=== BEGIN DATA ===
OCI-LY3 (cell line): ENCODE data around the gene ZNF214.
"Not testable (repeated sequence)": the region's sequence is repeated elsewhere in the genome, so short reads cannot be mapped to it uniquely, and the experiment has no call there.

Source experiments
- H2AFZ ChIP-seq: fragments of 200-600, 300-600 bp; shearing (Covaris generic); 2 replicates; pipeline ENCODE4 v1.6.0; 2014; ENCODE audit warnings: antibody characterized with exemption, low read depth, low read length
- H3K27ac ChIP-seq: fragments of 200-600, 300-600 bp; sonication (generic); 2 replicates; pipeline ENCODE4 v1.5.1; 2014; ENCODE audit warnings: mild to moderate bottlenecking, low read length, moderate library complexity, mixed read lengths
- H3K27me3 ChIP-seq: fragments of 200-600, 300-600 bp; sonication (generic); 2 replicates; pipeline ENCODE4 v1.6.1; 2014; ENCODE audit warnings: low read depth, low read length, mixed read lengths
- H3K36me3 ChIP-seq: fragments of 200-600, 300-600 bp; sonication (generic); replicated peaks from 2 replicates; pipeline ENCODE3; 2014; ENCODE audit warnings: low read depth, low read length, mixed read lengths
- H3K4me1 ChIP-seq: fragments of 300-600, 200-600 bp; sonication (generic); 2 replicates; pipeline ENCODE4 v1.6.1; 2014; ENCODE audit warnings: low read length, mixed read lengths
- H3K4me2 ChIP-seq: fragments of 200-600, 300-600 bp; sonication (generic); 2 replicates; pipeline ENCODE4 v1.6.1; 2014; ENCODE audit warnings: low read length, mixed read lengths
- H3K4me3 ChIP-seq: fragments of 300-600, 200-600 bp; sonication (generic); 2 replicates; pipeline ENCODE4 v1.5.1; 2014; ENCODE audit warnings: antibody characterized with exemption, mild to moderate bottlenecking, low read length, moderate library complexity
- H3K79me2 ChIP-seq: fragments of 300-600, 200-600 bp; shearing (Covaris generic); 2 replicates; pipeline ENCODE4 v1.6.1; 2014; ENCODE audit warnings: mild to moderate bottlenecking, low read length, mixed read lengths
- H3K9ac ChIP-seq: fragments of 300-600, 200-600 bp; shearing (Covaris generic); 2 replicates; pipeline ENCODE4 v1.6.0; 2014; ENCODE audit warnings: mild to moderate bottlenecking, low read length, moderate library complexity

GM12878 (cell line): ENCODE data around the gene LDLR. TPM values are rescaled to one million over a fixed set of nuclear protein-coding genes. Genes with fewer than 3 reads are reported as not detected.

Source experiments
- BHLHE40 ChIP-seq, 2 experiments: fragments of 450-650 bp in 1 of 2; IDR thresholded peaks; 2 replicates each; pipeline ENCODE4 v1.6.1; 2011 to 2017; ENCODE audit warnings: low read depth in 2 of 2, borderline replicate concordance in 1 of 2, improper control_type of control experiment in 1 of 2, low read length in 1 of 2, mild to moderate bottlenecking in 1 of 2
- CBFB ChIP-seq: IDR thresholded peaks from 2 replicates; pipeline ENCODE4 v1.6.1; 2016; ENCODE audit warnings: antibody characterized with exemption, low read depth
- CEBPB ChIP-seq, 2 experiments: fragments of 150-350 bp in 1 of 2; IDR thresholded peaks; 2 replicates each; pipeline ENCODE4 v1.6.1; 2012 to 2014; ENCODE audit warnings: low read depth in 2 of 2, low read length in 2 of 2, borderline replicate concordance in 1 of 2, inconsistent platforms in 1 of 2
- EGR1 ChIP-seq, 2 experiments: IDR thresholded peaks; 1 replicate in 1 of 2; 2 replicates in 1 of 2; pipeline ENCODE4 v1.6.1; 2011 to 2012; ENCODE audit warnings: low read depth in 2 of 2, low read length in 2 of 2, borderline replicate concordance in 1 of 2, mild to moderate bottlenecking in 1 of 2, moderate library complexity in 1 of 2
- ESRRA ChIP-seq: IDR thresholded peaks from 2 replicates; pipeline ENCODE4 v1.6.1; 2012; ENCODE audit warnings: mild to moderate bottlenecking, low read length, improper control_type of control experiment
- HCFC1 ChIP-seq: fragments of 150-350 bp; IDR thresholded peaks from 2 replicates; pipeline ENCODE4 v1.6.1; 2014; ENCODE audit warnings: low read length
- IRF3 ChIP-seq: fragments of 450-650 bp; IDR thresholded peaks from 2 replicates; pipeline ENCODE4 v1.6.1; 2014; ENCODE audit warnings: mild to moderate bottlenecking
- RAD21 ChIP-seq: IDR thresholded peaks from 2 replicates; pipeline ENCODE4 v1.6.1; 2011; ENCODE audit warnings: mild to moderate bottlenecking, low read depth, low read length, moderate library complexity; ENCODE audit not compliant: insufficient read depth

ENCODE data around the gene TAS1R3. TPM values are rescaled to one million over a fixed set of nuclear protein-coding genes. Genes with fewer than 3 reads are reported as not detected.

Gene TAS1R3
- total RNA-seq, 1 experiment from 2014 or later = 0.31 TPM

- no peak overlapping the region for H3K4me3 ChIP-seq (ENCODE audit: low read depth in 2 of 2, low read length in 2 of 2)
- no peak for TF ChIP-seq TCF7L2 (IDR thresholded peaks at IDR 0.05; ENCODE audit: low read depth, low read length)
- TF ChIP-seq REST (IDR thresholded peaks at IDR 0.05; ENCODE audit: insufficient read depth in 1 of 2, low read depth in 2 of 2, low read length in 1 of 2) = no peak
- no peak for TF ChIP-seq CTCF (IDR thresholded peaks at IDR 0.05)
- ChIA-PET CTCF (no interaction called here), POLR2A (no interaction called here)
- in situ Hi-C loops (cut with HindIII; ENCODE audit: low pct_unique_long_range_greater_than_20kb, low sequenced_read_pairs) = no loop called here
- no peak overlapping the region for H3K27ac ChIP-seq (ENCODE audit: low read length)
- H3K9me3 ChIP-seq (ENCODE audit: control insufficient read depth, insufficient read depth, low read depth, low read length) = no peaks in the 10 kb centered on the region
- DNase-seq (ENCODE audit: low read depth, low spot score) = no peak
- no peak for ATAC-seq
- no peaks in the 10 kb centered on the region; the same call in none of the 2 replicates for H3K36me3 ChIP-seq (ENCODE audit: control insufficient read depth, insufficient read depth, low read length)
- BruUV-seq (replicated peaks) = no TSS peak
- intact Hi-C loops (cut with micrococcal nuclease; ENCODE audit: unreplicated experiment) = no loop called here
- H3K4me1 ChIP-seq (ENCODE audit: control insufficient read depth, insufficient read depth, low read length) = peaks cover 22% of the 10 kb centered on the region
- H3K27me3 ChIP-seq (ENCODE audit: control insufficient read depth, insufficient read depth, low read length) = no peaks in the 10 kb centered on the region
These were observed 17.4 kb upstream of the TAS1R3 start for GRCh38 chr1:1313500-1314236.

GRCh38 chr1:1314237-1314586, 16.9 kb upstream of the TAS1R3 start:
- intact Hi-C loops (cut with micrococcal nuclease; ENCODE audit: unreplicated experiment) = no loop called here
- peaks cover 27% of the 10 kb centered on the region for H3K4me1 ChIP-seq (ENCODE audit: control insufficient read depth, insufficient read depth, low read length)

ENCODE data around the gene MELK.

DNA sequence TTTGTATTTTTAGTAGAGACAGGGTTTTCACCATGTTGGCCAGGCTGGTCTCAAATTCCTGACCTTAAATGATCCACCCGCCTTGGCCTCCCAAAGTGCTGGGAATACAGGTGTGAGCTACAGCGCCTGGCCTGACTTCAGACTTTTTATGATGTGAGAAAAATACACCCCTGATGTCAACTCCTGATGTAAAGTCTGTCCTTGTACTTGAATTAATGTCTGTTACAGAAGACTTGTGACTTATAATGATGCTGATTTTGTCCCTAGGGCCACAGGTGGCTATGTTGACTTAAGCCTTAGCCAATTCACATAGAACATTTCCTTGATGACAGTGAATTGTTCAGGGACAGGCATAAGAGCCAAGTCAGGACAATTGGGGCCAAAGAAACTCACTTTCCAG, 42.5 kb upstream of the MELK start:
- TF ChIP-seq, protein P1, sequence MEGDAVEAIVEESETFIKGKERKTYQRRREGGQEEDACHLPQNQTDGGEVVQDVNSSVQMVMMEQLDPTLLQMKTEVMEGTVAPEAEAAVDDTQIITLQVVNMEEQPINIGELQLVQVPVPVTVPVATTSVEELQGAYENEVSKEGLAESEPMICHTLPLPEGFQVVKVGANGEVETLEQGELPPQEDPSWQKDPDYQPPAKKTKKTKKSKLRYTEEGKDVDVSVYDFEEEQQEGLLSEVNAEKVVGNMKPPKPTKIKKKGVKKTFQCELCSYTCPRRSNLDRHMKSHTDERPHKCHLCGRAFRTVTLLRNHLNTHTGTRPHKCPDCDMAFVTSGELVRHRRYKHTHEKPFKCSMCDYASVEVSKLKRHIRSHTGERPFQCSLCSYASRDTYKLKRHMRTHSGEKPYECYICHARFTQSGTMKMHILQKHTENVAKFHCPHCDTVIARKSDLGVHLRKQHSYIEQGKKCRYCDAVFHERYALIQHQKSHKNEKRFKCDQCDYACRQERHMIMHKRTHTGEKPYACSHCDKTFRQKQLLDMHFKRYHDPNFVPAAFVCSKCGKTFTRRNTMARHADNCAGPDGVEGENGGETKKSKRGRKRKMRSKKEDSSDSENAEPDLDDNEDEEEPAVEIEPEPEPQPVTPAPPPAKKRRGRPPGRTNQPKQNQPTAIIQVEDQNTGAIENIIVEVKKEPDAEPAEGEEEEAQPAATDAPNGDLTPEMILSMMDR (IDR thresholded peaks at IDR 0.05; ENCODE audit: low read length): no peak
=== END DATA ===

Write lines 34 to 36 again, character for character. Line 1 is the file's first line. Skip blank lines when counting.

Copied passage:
- DNase-seq (ENCODE audit: low read depth, low spot score) = no peak
- no peak for ATAC-seq
- no peaks in the 10 kb centered on the region; the same call in none of the 2 replicates for H3K36me3 ChIP-seq (ENCODE audit: control insufficient read depth, insufficient read depth, low read length)